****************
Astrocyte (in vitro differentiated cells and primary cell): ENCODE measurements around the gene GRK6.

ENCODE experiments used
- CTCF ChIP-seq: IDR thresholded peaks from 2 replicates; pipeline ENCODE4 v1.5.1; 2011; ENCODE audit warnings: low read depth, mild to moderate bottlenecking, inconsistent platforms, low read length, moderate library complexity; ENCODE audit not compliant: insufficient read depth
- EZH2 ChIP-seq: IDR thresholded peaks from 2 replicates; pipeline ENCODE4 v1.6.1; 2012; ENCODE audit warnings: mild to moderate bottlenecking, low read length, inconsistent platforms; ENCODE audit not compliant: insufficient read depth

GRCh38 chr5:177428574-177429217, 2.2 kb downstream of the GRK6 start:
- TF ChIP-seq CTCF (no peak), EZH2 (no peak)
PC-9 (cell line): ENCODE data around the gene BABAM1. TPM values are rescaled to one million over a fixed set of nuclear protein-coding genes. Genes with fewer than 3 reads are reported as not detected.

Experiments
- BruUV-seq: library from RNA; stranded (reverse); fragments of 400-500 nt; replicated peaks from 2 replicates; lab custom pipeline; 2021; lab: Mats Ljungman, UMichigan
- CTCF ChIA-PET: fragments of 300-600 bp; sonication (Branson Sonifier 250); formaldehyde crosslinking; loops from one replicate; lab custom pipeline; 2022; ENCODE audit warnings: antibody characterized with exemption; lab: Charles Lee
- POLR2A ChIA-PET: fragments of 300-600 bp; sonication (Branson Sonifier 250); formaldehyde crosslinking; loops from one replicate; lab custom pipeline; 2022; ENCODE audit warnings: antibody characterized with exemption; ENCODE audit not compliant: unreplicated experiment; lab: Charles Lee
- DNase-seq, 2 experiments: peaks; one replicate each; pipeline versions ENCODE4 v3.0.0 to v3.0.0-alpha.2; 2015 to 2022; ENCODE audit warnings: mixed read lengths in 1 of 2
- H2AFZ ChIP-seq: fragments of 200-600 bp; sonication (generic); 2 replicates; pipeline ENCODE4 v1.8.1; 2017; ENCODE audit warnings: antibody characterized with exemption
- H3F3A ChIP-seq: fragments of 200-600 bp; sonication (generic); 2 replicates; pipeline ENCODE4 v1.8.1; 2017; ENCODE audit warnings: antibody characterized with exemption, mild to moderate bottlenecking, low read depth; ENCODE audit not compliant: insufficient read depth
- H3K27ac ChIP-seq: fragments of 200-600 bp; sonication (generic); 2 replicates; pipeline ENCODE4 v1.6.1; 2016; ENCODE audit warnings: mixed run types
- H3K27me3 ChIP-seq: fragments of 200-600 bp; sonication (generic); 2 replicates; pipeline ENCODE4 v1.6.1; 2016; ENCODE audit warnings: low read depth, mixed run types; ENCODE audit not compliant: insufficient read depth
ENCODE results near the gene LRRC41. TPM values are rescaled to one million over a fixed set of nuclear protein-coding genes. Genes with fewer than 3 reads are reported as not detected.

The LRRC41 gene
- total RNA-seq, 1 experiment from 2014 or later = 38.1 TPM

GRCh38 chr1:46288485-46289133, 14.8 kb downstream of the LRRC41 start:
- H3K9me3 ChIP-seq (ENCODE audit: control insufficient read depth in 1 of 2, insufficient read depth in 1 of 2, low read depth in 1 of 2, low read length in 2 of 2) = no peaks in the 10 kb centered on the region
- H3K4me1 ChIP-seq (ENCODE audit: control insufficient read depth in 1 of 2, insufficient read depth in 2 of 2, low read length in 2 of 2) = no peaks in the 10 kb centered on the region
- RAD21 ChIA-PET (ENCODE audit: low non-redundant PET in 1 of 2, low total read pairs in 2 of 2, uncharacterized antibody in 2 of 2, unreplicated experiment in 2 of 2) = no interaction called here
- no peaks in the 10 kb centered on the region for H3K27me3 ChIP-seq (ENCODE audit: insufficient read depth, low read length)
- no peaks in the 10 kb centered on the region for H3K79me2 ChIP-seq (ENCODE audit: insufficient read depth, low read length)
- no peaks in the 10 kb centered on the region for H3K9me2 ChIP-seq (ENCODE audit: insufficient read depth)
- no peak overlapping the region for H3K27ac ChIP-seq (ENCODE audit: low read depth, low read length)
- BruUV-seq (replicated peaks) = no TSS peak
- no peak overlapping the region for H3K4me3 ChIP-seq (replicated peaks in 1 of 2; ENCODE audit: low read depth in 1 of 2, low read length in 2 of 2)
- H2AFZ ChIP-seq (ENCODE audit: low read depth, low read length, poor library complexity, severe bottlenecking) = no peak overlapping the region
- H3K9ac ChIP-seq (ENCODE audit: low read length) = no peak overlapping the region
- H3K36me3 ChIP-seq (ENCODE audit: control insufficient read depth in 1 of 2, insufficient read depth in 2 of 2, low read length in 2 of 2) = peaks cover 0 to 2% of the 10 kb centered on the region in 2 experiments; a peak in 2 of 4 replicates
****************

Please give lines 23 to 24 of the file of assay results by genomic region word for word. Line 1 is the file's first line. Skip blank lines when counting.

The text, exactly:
- RAD21 ChIA-PET (ENCODE audit: low non-redundant PET in 1 of 2, low total read pairs in 2 of 2, uncharacterized antibody in 2 of 2, unreplicated experiment in 2 of 2) = no interaction called here
- no peaks in the 10 kb centered on the region for H3K27me3 ChIP-seq (ENCODE audit: insufficient read depth, low read length)